4. Become A Value Creator Versus A Clock Watcher

Success comes from the value you add rather than from the “busy-ness” you show. What’s the point of being really busy around the wrong things? Leadership is a game of focus. Focus on fewer but smarter activities, the ones that create real value for your teammates, customers, and the world at large.

5. Put People First

“The business of business is people,” said Southwest Airlines founder Herb Kelleher. We have a ton of technology yet less and less humanity. Let’s remember that people do business with people they like, trust, and respect. one of the clients we’ve done leadership development work with is RIM. Yes they’re a fats and innovative technology company but they also get that excellent results come from people playing at excellence. So build your team. Meet your customers. Deepen human connections. Treat others with respect. And put people first.

6. Remember That Tough Times Build Strong Leaders

Look at any exceptional leader and you’ll find that they stepped into their leadership best during a period of crises versus calmness. To Lead Without a Title is to hunt for opportunity amid every adversity. Every setback has the seeds of an opportunity. Companies like Apple, Google, and Amazon were built because their people leveraged disruptive times into brilliant wins and because their people refused to give up when faced with difficulty.

7. Go To Your Limits

The more you play out on the edges of your limits and take intelligent risks the wider your limits will expand. The more you leave your comfort zone, the bigger your comfort zone will grow. Each day at work, do the things you know you must do but are scared to do. That’s how you grow, build your leadership capability and access more of the leader within you. There’s zero safety in staying within what I call “The Safe Harbor of the Known”. That’s just an illusion that bankrupts too many businesses and breaks too many human beings.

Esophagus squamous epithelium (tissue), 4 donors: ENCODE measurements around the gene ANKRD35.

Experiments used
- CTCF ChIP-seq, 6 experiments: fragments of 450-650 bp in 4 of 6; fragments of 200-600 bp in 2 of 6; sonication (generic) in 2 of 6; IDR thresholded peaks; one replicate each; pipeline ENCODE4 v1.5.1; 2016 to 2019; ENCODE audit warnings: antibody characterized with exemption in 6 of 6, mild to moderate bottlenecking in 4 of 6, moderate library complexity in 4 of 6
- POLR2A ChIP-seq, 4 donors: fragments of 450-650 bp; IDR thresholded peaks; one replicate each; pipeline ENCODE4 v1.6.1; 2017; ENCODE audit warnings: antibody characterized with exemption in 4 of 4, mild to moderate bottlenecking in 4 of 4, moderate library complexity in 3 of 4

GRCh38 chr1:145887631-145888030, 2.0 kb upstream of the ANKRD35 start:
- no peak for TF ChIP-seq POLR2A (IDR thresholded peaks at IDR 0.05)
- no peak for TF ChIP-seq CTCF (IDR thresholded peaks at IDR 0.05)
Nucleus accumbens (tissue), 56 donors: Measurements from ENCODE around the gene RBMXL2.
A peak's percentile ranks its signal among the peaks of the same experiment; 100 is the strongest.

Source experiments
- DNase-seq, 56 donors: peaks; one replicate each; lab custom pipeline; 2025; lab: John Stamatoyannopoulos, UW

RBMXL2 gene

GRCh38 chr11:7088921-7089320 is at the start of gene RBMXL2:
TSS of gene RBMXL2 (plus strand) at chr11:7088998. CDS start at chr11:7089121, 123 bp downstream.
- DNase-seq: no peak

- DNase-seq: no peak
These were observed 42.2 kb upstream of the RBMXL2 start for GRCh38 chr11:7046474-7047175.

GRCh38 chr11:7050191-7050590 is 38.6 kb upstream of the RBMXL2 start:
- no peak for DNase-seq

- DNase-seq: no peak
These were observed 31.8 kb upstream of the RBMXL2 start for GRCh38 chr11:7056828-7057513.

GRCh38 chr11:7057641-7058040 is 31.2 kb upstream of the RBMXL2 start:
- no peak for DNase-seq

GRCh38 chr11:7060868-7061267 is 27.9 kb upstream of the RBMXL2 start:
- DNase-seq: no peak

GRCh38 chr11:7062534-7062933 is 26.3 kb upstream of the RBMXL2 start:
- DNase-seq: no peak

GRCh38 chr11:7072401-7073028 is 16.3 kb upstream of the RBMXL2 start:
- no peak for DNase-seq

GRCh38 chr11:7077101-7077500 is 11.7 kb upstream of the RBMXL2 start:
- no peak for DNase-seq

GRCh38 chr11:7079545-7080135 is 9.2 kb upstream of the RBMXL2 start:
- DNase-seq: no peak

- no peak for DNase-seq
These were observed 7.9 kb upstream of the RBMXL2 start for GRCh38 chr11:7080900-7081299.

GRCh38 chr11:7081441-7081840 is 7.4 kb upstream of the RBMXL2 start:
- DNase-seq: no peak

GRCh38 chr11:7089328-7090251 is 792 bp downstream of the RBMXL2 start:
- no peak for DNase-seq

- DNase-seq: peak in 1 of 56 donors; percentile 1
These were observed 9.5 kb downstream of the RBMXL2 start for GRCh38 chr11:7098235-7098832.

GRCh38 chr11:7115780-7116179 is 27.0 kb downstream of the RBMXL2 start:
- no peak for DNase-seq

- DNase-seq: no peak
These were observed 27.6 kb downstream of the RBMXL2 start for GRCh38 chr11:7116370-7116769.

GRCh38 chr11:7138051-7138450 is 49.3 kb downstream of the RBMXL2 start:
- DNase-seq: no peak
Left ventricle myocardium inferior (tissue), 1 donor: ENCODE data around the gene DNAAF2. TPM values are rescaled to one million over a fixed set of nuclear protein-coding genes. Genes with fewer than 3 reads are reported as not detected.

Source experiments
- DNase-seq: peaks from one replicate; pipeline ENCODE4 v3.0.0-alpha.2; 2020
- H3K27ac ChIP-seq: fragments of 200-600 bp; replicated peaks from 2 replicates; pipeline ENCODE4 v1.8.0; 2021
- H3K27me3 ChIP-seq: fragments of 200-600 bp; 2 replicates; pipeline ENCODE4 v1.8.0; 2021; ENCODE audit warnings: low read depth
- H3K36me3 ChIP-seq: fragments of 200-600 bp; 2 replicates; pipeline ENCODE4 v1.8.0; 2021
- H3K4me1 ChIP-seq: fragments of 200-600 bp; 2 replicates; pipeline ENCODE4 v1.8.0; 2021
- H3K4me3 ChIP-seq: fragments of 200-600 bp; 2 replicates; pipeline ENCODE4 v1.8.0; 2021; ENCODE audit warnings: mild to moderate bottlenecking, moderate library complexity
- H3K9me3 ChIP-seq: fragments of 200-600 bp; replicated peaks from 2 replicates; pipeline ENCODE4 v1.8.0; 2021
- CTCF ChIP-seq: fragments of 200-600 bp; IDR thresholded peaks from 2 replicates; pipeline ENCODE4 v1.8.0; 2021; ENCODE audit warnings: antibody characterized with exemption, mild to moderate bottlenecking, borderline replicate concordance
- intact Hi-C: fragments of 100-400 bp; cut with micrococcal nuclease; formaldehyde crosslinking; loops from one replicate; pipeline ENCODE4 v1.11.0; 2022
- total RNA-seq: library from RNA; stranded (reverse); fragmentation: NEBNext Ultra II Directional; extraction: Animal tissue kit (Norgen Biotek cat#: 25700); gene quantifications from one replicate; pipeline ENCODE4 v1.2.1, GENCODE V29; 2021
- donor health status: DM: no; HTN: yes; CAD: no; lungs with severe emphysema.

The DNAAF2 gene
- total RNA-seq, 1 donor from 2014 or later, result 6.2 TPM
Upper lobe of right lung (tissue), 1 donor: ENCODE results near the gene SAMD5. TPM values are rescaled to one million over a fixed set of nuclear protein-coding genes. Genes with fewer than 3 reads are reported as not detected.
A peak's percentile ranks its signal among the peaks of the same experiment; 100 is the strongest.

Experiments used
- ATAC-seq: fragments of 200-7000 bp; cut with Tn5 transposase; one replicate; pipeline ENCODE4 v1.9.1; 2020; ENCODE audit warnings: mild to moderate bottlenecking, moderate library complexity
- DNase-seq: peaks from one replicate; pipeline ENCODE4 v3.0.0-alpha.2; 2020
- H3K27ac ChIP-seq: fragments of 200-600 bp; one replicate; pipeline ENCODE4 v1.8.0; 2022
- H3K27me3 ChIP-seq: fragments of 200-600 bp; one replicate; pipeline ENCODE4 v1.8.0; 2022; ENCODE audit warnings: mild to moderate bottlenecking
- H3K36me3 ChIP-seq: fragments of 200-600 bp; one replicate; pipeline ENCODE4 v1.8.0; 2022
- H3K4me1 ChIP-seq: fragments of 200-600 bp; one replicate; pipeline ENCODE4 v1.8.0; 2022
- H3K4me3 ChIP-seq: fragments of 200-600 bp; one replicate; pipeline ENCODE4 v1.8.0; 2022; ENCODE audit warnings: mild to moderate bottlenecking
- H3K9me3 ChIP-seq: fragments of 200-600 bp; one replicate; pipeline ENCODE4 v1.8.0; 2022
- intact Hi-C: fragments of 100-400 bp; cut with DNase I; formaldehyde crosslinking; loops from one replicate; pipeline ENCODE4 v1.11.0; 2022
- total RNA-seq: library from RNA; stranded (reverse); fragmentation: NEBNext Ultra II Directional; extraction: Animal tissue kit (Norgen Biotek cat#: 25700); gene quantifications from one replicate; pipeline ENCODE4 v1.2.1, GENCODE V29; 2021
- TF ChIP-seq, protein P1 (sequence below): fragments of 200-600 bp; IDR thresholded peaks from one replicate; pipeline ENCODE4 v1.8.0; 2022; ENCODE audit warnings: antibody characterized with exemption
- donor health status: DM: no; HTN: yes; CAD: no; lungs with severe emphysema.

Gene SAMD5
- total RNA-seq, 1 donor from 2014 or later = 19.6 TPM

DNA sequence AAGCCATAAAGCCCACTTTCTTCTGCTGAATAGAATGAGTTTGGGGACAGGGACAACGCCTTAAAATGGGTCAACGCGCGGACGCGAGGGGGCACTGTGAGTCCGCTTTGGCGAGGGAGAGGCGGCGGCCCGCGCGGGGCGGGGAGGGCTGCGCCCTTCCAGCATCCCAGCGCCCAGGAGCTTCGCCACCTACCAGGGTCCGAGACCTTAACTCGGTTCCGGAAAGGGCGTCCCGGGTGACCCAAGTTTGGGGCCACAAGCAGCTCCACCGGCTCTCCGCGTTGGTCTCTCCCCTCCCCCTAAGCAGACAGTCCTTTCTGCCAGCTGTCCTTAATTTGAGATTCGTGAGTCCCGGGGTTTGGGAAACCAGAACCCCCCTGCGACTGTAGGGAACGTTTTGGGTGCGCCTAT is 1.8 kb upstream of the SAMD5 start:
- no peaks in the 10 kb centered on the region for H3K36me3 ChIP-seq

8. Lead Yourself First

The Leader Who Had No Title isn’t just a book showing you how to create exceptional business success and win at work, it’s also a handbook for personal leadership because how can you lead other people if you haven’t first done what it takes to lead yourself? Get to know your values. Think through what you want your life to stand for. Become physically, mentally, and emotionally strong and have a remarkable relationship with your family. What’s the point of becoming super-successful yet being alone?

9. Give Back A Legacy

Success is good. Significance is even better. Sure profit and peer recognition and doing great work is mission-critical. But even more important that that is what you give – and all you leave behind. As I write in the book, “Even the longest life is pretty short. and all that matters when you get to your last day is the difference you’ve made and the people you’ve helped.” So as you Lead Without a Title and step into your leadership best, stay focused on adding value and making an extraordinary contribution.

Comments

  1. Such valid points and an appropriate title for a book on leadership in this day and age….the challenge will be in established “old school” corporate cultures; how will they move to accept this thinking on their front lines when individuals may have so much vested in using the hierarchy of their leadership positions; think of the challenge in government, its huge….given the past…